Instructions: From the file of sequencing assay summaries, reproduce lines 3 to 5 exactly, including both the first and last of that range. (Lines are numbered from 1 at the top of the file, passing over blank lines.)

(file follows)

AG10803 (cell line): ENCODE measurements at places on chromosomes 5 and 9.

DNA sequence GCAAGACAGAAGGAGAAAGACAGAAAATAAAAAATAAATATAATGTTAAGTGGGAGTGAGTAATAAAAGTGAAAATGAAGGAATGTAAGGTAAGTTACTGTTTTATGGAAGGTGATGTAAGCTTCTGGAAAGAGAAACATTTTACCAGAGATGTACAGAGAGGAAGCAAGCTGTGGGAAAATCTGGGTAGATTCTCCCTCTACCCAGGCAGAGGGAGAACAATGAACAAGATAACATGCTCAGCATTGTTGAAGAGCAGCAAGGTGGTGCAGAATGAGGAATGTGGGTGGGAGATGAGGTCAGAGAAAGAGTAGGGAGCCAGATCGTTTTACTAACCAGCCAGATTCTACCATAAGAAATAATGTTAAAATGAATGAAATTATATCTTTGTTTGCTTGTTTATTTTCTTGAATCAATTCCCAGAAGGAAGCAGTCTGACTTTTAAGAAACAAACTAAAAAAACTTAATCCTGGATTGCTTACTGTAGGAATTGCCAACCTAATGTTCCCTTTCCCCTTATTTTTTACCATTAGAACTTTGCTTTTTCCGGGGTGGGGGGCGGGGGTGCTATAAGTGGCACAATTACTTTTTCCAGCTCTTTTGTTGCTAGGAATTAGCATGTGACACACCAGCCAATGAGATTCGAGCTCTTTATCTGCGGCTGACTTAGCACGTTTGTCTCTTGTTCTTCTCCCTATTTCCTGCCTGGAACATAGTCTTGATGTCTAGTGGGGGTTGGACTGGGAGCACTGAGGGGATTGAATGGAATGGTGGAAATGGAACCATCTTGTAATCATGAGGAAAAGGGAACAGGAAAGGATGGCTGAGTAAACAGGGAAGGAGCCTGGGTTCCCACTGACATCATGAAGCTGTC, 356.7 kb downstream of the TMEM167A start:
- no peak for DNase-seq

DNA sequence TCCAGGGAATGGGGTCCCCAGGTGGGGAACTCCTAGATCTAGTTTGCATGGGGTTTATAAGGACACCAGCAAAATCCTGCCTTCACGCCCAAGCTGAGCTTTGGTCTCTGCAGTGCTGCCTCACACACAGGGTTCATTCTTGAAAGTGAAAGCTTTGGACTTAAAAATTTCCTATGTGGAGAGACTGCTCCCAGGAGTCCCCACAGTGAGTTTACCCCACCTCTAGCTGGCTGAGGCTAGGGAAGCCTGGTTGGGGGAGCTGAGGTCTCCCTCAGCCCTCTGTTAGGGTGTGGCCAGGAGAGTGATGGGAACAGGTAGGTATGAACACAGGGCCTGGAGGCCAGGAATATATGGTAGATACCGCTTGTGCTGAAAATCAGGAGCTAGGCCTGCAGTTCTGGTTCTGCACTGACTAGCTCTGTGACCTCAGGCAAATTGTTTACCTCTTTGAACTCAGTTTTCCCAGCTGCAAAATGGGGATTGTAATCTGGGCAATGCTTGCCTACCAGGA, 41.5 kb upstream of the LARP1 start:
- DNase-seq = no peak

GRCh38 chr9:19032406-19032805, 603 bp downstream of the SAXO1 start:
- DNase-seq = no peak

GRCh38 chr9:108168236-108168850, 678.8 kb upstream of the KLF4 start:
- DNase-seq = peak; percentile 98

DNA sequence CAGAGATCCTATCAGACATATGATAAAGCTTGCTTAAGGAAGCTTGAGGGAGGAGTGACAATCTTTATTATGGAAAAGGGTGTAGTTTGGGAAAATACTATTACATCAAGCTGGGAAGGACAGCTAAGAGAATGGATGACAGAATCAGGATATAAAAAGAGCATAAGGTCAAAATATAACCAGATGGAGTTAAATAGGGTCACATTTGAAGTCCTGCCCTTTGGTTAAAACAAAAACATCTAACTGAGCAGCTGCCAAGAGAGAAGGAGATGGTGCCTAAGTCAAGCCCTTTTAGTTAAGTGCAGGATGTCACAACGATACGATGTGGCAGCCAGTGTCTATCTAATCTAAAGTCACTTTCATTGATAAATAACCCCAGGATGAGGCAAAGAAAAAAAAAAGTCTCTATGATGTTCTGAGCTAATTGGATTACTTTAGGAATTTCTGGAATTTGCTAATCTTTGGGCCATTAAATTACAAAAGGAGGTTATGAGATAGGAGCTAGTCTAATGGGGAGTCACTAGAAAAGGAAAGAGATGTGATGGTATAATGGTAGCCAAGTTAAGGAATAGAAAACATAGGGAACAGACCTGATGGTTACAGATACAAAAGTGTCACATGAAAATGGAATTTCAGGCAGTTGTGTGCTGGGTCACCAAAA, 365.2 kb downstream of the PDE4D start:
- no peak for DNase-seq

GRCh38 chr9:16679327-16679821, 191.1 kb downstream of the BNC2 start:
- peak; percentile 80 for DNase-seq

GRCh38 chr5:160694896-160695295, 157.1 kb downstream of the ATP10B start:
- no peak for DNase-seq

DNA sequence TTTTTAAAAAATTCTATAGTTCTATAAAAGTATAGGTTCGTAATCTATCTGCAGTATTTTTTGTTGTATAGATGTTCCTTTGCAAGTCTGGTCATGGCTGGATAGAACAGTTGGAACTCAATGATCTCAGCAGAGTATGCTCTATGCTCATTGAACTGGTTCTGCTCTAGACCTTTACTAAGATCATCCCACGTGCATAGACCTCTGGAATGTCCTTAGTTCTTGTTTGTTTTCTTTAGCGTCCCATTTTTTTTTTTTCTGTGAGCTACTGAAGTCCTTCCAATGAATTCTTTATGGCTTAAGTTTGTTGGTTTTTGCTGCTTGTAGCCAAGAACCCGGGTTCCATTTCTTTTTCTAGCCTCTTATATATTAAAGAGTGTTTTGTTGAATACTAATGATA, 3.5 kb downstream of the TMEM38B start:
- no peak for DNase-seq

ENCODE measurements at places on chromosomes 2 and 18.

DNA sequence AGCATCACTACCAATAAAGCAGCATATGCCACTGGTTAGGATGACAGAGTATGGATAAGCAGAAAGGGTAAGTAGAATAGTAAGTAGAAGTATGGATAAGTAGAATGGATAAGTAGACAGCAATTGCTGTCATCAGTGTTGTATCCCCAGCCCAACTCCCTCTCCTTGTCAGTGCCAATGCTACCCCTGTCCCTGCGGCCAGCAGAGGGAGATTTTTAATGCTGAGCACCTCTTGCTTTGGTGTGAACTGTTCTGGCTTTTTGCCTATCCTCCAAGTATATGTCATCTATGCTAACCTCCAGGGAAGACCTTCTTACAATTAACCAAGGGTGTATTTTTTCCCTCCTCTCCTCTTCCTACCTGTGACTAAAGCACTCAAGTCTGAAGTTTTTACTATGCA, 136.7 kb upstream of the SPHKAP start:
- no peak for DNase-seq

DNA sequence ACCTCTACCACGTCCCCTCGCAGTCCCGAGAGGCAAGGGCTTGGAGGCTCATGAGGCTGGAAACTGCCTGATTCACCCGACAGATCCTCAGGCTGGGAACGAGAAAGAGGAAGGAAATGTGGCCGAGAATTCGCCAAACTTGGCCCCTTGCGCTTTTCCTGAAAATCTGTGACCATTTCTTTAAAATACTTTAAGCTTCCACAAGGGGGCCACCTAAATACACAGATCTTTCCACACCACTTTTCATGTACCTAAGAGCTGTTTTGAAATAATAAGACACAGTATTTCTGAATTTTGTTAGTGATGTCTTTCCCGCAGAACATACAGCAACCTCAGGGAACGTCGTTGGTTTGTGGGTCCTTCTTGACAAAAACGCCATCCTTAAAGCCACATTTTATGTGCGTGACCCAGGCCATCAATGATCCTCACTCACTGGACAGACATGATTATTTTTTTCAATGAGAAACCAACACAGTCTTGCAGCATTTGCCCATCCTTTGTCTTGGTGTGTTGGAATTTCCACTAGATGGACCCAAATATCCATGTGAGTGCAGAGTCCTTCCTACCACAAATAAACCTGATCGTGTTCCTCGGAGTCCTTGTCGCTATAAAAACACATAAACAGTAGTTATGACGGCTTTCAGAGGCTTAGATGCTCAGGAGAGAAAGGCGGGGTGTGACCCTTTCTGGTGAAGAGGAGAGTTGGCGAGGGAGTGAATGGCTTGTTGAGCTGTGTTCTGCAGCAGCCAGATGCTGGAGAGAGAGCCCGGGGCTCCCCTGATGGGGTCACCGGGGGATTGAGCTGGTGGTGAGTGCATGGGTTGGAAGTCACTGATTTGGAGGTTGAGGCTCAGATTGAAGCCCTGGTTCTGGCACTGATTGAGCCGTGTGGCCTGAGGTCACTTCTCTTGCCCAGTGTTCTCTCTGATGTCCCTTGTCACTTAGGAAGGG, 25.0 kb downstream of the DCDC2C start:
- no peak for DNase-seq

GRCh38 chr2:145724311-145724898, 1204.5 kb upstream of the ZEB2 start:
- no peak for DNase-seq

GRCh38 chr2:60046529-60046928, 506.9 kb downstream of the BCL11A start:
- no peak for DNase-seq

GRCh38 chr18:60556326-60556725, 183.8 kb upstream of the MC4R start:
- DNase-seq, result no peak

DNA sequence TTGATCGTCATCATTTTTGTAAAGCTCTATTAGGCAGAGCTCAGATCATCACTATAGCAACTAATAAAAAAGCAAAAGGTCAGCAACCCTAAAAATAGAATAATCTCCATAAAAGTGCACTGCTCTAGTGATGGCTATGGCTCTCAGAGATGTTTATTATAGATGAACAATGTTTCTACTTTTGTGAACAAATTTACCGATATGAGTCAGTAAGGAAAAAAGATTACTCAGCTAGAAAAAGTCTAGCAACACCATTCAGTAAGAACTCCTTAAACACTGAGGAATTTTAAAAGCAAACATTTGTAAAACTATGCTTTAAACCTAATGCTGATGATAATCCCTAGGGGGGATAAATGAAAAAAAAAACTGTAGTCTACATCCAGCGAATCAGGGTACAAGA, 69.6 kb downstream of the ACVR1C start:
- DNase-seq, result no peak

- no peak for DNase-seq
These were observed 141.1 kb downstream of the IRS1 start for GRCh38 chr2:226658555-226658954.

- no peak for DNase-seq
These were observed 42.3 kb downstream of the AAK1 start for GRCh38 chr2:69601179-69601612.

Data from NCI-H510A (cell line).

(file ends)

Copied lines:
- no peak for DNase-seq

DNA sequence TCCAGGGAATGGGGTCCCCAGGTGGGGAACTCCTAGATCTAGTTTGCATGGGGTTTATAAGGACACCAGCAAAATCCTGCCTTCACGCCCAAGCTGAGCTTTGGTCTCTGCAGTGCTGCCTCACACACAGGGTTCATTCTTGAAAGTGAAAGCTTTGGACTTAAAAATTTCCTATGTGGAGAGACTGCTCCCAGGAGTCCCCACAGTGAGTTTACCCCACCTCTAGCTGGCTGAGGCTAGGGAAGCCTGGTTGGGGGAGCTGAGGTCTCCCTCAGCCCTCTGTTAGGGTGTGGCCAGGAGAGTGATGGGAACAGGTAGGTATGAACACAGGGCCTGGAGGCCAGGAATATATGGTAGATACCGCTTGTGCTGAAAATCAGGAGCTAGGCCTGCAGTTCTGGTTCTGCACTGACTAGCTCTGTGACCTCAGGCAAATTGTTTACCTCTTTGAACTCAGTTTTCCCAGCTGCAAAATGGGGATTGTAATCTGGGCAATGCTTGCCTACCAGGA, 41.5 kb upstream of the LARP1 start:
- DNase-seq = no peak